Aviation industry tackles safety issues as travel picks up

Kelly Yamanouchi, The Atlanta Journal-Constitution on

Published in Business News

Along with raising questions about safety, the accidents and increased FAA scrutiny mean airlines including Delta are seeing more delays in getting new aircraft to add flights.

That’s “disappointing, as we’re looking at people wanting to travel post-COVID,” said Laurie Garrow, an aviation expert at Georgia Tech who also does work for Boeing as a consultant.

Shahidi also emphasized that safety shouldn’t be a concern for those flying to take a vacation or see loved ones.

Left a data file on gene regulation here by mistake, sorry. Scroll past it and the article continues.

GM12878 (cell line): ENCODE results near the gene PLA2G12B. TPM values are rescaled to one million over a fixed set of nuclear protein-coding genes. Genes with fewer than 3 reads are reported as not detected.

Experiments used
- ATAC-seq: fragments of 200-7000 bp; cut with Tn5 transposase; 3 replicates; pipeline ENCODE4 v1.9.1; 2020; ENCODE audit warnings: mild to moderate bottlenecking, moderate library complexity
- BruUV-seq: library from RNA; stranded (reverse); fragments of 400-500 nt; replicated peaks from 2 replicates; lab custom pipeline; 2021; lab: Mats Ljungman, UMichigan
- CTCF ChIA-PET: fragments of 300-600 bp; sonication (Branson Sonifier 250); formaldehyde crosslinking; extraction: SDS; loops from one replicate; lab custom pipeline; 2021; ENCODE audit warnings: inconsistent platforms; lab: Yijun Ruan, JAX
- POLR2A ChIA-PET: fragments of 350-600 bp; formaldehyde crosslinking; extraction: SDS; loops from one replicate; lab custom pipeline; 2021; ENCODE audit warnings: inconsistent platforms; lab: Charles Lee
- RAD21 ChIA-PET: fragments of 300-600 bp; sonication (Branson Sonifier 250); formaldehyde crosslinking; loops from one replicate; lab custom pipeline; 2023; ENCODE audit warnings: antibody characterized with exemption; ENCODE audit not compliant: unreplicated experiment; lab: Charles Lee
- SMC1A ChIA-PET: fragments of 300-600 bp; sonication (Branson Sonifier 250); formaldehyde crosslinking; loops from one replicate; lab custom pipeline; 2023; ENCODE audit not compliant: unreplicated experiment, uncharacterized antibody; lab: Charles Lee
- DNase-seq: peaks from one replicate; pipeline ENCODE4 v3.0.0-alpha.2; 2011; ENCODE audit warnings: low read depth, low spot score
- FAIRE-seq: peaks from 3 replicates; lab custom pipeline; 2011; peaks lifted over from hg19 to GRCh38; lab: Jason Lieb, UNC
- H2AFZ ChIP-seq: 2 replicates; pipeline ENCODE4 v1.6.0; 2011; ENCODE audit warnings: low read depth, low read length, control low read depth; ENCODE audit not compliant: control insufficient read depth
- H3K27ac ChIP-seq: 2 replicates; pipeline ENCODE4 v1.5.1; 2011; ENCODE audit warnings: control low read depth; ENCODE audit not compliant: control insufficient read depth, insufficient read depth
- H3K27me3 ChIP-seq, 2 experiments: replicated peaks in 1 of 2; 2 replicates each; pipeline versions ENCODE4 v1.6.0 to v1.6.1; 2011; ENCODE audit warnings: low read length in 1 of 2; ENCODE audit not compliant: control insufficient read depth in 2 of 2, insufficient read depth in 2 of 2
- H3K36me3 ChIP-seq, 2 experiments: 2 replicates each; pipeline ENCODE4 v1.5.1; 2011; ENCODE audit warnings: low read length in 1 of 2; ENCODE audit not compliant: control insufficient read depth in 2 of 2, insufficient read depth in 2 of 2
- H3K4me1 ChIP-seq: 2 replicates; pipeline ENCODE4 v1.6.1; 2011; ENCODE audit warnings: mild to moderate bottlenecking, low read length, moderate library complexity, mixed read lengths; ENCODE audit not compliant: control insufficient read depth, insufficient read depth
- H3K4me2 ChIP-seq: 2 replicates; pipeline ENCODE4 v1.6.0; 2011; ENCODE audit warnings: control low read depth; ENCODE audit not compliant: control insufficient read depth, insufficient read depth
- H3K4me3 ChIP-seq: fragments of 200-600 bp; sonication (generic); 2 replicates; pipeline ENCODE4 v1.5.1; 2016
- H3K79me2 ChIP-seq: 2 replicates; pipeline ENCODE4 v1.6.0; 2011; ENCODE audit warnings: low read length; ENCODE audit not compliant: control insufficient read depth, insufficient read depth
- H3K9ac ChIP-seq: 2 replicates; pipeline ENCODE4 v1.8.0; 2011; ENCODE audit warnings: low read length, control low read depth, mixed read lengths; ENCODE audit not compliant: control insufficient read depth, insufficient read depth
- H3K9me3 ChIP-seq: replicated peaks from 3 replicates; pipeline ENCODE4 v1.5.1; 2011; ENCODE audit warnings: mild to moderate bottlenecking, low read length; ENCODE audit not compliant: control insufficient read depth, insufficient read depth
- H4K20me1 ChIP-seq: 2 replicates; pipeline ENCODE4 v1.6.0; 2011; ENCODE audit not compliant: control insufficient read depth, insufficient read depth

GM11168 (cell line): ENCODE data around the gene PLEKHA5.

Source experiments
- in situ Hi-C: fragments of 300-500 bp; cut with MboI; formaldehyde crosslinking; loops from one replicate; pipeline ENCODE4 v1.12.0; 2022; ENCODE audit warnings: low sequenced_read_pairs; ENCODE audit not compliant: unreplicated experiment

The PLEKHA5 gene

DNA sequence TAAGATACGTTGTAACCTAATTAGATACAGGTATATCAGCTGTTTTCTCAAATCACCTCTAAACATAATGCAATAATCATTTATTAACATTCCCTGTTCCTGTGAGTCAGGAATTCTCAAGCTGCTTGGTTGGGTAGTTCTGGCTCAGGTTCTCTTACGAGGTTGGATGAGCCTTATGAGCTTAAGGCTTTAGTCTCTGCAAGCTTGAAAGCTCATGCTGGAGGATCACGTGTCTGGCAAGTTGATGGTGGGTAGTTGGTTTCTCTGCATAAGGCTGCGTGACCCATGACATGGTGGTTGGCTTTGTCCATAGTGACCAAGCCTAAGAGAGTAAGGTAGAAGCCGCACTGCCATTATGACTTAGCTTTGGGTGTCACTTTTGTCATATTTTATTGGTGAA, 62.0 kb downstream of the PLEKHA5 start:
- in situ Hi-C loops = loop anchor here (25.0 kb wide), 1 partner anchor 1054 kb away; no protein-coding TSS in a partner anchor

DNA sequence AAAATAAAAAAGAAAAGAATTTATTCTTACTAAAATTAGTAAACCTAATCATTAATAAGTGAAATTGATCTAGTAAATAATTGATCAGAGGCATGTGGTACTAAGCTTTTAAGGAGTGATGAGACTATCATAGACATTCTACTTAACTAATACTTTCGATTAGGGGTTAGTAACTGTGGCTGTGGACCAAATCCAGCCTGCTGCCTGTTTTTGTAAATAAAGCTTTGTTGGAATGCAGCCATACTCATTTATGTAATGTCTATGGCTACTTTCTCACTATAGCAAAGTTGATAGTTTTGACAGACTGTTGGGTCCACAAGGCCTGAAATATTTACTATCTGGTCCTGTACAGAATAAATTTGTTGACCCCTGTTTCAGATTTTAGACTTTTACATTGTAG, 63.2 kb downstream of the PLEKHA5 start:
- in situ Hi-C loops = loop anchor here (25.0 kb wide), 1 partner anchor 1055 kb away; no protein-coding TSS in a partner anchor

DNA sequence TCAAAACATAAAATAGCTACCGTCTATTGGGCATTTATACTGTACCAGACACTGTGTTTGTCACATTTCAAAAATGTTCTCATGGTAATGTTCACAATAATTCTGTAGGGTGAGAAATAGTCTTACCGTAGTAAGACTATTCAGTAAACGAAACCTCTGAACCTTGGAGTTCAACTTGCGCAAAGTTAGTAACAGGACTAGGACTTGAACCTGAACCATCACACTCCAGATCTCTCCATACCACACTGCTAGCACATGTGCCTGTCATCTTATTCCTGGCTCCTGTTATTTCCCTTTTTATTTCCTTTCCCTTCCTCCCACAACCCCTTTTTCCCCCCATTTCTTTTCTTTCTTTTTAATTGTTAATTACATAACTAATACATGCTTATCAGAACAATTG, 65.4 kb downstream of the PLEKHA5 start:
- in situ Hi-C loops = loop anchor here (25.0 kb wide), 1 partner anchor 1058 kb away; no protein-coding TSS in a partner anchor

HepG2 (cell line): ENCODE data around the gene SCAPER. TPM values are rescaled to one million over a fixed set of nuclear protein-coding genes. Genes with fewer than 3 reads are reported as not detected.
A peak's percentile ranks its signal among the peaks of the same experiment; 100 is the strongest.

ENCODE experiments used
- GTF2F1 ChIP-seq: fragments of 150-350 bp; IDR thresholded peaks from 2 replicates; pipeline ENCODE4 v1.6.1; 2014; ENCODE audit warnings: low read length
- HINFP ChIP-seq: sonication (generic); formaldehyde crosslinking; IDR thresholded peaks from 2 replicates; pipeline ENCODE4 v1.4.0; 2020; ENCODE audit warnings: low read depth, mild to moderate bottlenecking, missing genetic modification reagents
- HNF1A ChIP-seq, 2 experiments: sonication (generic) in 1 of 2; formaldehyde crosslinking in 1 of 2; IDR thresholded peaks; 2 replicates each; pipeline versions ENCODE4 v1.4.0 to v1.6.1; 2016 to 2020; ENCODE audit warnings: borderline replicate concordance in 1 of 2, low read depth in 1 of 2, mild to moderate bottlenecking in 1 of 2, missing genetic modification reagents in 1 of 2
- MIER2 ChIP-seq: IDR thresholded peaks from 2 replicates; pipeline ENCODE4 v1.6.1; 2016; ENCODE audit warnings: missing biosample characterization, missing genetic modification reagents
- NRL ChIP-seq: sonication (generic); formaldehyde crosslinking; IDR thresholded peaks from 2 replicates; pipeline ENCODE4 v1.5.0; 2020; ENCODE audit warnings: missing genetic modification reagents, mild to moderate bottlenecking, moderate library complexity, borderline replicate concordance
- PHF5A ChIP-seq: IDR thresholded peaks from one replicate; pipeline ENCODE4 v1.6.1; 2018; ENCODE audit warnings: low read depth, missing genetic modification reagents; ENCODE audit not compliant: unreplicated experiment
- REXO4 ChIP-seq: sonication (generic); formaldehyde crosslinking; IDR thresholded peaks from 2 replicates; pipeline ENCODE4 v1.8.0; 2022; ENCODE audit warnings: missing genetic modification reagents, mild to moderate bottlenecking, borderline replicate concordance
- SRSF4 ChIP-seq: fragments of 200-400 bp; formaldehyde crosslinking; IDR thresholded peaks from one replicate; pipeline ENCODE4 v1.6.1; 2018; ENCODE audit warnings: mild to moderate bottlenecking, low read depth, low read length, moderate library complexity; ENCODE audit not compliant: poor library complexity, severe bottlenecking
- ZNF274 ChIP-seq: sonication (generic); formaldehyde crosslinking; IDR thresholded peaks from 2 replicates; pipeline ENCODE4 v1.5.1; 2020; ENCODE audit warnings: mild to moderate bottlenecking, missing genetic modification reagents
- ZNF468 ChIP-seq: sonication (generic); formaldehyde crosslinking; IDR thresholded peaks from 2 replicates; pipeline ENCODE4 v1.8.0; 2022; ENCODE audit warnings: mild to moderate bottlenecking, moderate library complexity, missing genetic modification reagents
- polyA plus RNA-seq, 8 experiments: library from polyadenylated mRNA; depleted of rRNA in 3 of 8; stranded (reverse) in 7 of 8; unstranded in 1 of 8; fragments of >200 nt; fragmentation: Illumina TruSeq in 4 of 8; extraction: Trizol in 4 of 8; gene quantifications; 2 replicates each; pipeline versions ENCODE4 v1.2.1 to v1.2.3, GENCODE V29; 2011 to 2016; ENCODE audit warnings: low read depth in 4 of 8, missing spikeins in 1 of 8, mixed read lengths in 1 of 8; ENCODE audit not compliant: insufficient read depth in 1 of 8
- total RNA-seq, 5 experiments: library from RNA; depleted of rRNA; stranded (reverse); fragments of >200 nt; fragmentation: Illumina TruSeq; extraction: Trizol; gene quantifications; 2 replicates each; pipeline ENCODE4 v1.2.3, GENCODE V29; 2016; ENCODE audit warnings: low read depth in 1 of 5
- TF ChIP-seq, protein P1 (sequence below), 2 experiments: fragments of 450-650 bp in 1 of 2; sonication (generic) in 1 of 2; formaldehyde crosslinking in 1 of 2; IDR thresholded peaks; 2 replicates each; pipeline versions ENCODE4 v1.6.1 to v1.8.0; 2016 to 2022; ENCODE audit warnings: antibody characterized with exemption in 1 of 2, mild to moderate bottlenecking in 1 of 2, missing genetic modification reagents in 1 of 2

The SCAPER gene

“We have thousands of flights that ... land every day without any incidents and the only thing that passengers are worried about is making sure that make their connections,” Shahidi said.


There are things travelers can do to make sure they’re as safe as possible on flights, however.

Some recent incidents have highlighted the value of keeping your seatbelt buckled throughout the time you’re seated on an airplane — including the Alaska Airlines door plug blowout and severe turbulence incidents that resulted in injuries.

“More than 70% of the injuries that happen due to turbulence is for those that don’t wear a seatbelt,” Shahidi said. “We urge all passengers to wear their seatbelts at all times, even though the seatbelt sign may be turned off. Because clear air turbulence can happen anytime and it’s unpredictable.”

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